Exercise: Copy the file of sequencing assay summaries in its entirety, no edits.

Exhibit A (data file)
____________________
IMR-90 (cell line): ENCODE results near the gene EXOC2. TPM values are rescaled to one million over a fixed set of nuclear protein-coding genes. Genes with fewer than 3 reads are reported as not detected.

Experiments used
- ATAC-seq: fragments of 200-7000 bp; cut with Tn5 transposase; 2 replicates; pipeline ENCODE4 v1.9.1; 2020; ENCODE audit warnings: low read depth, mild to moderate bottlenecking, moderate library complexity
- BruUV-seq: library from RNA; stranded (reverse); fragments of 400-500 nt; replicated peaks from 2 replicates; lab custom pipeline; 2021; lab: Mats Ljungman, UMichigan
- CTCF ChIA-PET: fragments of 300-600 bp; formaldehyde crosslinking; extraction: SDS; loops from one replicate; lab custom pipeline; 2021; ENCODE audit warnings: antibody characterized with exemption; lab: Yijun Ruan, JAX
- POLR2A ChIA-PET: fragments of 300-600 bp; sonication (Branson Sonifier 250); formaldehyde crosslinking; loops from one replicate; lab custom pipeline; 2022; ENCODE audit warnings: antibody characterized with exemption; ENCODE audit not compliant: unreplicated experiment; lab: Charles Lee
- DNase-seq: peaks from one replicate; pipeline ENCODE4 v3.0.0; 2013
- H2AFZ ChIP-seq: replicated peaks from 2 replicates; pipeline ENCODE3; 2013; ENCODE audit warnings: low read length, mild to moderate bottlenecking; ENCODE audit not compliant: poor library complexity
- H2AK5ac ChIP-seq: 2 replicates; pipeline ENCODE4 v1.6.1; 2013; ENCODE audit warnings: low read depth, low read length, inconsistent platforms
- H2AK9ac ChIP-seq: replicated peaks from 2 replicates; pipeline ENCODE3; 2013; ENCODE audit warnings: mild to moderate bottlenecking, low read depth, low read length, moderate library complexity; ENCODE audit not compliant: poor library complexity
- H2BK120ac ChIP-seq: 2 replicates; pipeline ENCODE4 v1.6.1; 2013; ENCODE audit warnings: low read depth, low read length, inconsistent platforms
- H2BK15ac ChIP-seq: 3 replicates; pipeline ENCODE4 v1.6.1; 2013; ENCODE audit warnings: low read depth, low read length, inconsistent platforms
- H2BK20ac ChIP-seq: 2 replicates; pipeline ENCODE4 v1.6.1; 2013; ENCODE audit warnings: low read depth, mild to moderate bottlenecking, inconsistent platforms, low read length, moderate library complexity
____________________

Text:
IMR-90 (cell line): ENCODE results near the gene EXOC2. TPM values are rescaled to one million over a fixed set of nuclear protein-coding genes. Genes with fewer than 3 reads are reported as not detected.

Experiments used
- ATAC-seq: fragments of 200-7000 bp; cut with Tn5 transposase; 2 replicates; pipeline ENCODE4 v1.9.1; 2020; ENCODE audit warnings: low read depth, mild to moderate bottlenecking, moderate library complexity
- BruUV-seq: library from RNA; stranded (reverse); fragments of 400-500 nt; replicated peaks from 2 replicates; lab custom pipeline; 2021; lab: Mats Ljungman, UMichigan
- CTCF ChIA-PET: fragments of 300-600 bp; formaldehyde crosslinking; extraction: SDS; loops from one replicate; lab custom pipeline; 2021; ENCODE audit warnings: antibody characterized with exemption; lab: Yijun Ruan, JAX
- POLR2A ChIA-PET: fragments of 300-600 bp; sonication (Branson Sonifier 250); formaldehyde crosslinking; loops from one replicate; lab custom pipeline; 2022; ENCODE audit warnings: antibody characterized with exemption; ENCODE audit not compliant: unreplicated experiment; lab: Charles Lee
- DNase-seq: peaks from one replicate; pipeline ENCODE4 v3.0.0; 2013
- H2AFZ ChIP-seq: replicated peaks from 2 replicates; pipeline ENCODE3; 2013; ENCODE audit warnings: low read length, mild to moderate bottlenecking; ENCODE audit not compliant: poor library complexity
- H2AK5ac ChIP-seq: 2 replicates; pipeline ENCODE4 v1.6.1; 2013; ENCODE audit warnings: low read depth, low read length, inconsistent platforms
- H2AK9ac ChIP-seq: replicated peaks from 2 replicates; pipeline ENCODE3; 2013; ENCODE audit warnings: mild to moderate bottlenecking, low read depth, low read length, moderate library complexity; ENCODE audit not compliant: poor library complexity
- H2BK120ac ChIP-seq: 2 replicates; pipeline ENCODE4 v1.6.1; 2013; ENCODE audit warnings: low read depth, low read length, inconsistent platforms
- H2BK15ac ChIP-seq: 3 replicates; pipeline ENCODE4 v1.6.1; 2013; ENCODE audit warnings: low read depth, low read length, inconsistent platforms
- H2BK20ac ChIP-seq: 2 replicates; pipeline ENCODE4 v1.6.1; 2013; ENCODE audit warnings: low read depth, mild to moderate bottlenecking, inconsistent platforms, low read length, moderate library complexity